Okay, I admit it. I was going to tell you to read Proust. The thing is, a whole industry already exists around urging you to read Proust, and as well-meaning as those literary evangelists might be, they only end up making you feel unworthy, illiterate and/or lazy.
Unless you have, in fact, read Proust — in which case you already know its pleasures, as well as the pitfalls of trying to share them. You've just put away 4,200 pages. Try not to bring that up at a dinner party. "No, not just Swann's Way," you're compelled to say, permanently painting yourself as Mr. or Ms. Intolerable.
So instead I'm going to urge you to read something from the other end of the spectrum: a tiny book, hardly long enough to be called a novel. It's just 135 pages — an opusculum, as the narrator calls it, in which the present action consists of a man riding an office-building escalator from the lobby to the mezzanine. Is it a trifle, a gag, a stunt? Yes, yes and yes. And yet, Nicholson Baker's The Mezzanine is as enjoyable, brilliant, and, ahem, Proustian as anything you'll read this year.
Los Angeles-based writer Antoine Wilson is the author of The Interloper and Panorama City.
Ward Robinson/Courtesy Houghton Mifflin Harcourt
While on his upward odyssey, Howie, the narrator, delivers his thoughts on a variety of subjects, including but not limited to: shoelace failure, the history of drinking straws, milk carton design, Penguin paperbacks and the inventor of Jiffy Pop. He lets rip a paean to perforation. A footnote extols the pleasure of footnotes. And Howie's analysis of the unspoken codes of behavior in a corporate men's restroom has no parallel in the history of American letters. (Gentlemen sufferers of urinal "stage fright" will be delighted to find a solution between these covers.)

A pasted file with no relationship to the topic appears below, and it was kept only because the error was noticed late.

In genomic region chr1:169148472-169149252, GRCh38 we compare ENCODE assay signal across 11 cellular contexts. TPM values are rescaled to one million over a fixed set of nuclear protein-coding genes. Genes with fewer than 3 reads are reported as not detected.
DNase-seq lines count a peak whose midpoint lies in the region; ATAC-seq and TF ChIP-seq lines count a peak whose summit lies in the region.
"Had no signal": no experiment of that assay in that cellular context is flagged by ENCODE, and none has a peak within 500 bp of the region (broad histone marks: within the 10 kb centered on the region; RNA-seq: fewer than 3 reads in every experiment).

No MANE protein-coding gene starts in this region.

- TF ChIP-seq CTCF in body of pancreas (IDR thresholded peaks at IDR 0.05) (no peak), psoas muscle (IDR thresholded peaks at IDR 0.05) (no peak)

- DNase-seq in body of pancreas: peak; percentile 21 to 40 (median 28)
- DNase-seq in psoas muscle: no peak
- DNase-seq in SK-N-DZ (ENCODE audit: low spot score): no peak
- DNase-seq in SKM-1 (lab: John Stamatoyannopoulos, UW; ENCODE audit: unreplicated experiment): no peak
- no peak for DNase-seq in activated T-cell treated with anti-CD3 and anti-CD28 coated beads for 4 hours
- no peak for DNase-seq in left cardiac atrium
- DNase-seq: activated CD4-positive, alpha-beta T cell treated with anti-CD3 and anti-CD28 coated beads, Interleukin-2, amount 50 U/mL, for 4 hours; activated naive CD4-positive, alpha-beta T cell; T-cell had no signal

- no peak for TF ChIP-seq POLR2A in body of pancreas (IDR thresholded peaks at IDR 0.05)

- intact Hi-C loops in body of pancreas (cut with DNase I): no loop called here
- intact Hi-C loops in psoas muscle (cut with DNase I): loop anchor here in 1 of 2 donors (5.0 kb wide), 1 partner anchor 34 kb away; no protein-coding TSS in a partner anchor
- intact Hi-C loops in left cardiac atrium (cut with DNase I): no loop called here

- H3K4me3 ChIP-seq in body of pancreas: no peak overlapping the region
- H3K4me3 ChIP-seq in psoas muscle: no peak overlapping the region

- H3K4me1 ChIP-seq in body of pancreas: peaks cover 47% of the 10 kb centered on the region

Off-kilter and relentlessly perceptive, Howie suffers from an excess of precision in matters of the mind, as when he describes for our benefit the exact moment he believes he went from childhood to adulthood, on a subway ride when he was 23 years old. He's not above describing himself in a mock-epic tone: "I stood in the pose of George Washington crossing the Potomac, one foot on a higher step, one hand on the handrail, gliding steadily upward ... " And yet he can be terrifically poignant, wondering when, if ever, our childhood fascinations truly fade — whether they're replaced by layers of adult experience, or remain with us as a sort of lifelong palimpsest.
For all of his stunts and goofing, Baker manages to reconcile literature with the most mundane aspects of our daily lives, to nail onto the page stuff that usually doesn't make it into books. Here we don't read "our own rejected thoughts," in Emerson's formulation, but rather those which never even reached the level of rejection, fleeting observations of the kind that barely puncture consciousness. The result, while reading, is a delightful sense of déjà pensé, and, after the book is closed, a residual heightened awareness, a feeling that we've been paying more attention to the world than we thought.
If, as Kafka said, a book must be the ax to break the frozen sea within us, The Mezzanine is the toothpick to dislodge a bit of food trapped between your teeth. Not quite as dramatic, but no less urgent.
And perfectly acceptable to bring up at dinner parties.